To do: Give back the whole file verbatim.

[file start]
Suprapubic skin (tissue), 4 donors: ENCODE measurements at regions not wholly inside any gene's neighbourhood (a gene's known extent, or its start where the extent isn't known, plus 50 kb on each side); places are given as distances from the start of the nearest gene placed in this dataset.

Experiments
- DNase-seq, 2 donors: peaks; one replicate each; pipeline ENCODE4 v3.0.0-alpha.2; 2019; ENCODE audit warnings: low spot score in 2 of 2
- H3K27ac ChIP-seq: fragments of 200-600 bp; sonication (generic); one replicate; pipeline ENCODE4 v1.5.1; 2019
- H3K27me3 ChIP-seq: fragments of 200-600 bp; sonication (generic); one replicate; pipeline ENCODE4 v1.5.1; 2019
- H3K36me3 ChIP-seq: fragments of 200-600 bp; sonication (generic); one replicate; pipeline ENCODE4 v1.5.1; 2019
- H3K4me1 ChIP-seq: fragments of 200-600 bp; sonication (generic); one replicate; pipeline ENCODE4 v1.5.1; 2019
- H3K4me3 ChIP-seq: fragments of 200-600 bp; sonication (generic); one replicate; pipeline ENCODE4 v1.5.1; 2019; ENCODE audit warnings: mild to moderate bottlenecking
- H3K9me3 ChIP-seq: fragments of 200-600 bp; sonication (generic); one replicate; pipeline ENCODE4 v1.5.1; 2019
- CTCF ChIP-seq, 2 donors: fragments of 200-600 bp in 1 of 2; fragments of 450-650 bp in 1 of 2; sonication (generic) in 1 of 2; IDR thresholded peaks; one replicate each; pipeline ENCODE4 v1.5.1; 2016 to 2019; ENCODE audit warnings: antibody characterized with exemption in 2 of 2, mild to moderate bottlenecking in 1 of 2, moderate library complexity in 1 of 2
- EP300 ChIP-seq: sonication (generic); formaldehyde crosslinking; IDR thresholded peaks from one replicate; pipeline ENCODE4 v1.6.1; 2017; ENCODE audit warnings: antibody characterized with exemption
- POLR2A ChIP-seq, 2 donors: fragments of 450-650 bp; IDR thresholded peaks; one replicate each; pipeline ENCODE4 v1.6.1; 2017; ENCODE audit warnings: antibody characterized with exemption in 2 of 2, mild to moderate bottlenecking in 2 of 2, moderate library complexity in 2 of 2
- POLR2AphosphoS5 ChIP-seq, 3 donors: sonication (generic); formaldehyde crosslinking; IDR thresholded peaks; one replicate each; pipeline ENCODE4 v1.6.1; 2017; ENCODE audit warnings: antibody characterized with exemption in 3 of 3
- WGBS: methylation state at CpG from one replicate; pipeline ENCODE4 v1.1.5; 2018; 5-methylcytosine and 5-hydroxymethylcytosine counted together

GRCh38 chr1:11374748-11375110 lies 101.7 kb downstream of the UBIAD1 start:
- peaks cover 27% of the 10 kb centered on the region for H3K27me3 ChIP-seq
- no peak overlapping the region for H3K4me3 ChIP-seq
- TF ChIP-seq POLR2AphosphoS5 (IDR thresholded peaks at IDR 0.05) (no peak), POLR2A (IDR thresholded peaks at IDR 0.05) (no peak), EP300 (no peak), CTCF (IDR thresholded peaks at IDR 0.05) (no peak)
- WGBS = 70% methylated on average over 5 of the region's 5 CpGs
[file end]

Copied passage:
Suprapubic skin (tissue), 4 donors: ENCODE measurements at regions not wholly inside any gene's neighbourhood (a gene's known extent, or its start where the extent isn't known, plus 50 kb on each side); places are given as distances from the start of the nearest gene placed in this dataset.

Experiments
- DNase-seq, 2 donors: peaks; one replicate each; pipeline ENCODE4 v3.0.0-alpha.2; 2019; ENCODE audit warnings: low spot score in 2 of 2
- H3K27ac ChIP-seq: fragments of 200-600 bp; sonication (generic); one replicate; pipeline ENCODE4 v1.5.1; 2019
- H3K27me3 ChIP-seq: fragments of 200-600 bp; sonication (generic); one replicate; pipeline ENCODE4 v1.5.1; 2019
- H3K36me3 ChIP-seq: fragments of 200-600 bp; sonication (generic); one replicate; pipeline ENCODE4 v1.5.1; 2019
- H3K4me1 ChIP-seq: fragments of 200-600 bp; sonication (generic); one replicate; pipeline ENCODE4 v1.5.1; 2019
- H3K4me3 ChIP-seq: fragments of 200-600 bp; sonication (generic); one replicate; pipeline ENCODE4 v1.5.1; 2019; ENCODE audit warnings: mild to moderate bottlenecking
- H3K9me3 ChIP-seq: fragments of 200-600 bp; sonication (generic); one replicate; pipeline ENCODE4 v1.5.1; 2019
- CTCF ChIP-seq, 2 donors: fragments of 200-600 bp in 1 of 2; fragments of 450-650 bp in 1 of 2; sonication (generic) in 1 of 2; IDR thresholded peaks; one replicate each; pipeline ENCODE4 v1.5.1; 2016 to 2019; ENCODE audit warnings: antibody characterized with exemption in 2 of 2, mild to moderate bottlenecking in 1 of 2, moderate library complexity in 1 of 2
- EP300 ChIP-seq: sonication (generic); formaldehyde crosslinking; IDR thresholded peaks from one replicate; pipeline ENCODE4 v1.6.1; 2017; ENCODE audit warnings: antibody characterized with exemption
- POLR2A ChIP-seq, 2 donors: fragments of 450-650 bp; IDR thresholded peaks; one replicate each; pipeline ENCODE4 v1.6.1; 2017; ENCODE audit warnings: antibody characterized with exemption in 2 of 2, mild to moderate bottlenecking in 2 of 2, moderate library complexity in 2 of 2
- POLR2AphosphoS5 ChIP-seq, 3 donors: sonication (generic); formaldehyde crosslinking; IDR thresholded peaks; one replicate each; pipeline ENCODE4 v1.6.1; 2017; ENCODE audit warnings: antibody characterized with exemption in 3 of 3
- WGBS: methylation state at CpG from one replicate; pipeline ENCODE4 v1.1.5; 2018; 5-methylcytosine and 5-hydroxymethylcytosine counted together

GRCh38 chr1:11374748-11375110 lies 101.7 kb downstream of the UBIAD1 start:
- peaks cover 27% of the 10 kb centered on the region for H3K27me3 ChIP-seq
- no peak overlapping the region for H3K4me3 ChIP-seq
- TF ChIP-seq POLR2AphosphoS5 (IDR thresholded peaks at IDR 0.05) (no peak), POLR2A (IDR thresholded peaks at IDR 0.05) (no peak), EP300 (no peak), CTCF (IDR thresholded peaks at IDR 0.05) (no peak)
- WGBS = 70% methylated on average over 5 of the region's 5 CpGs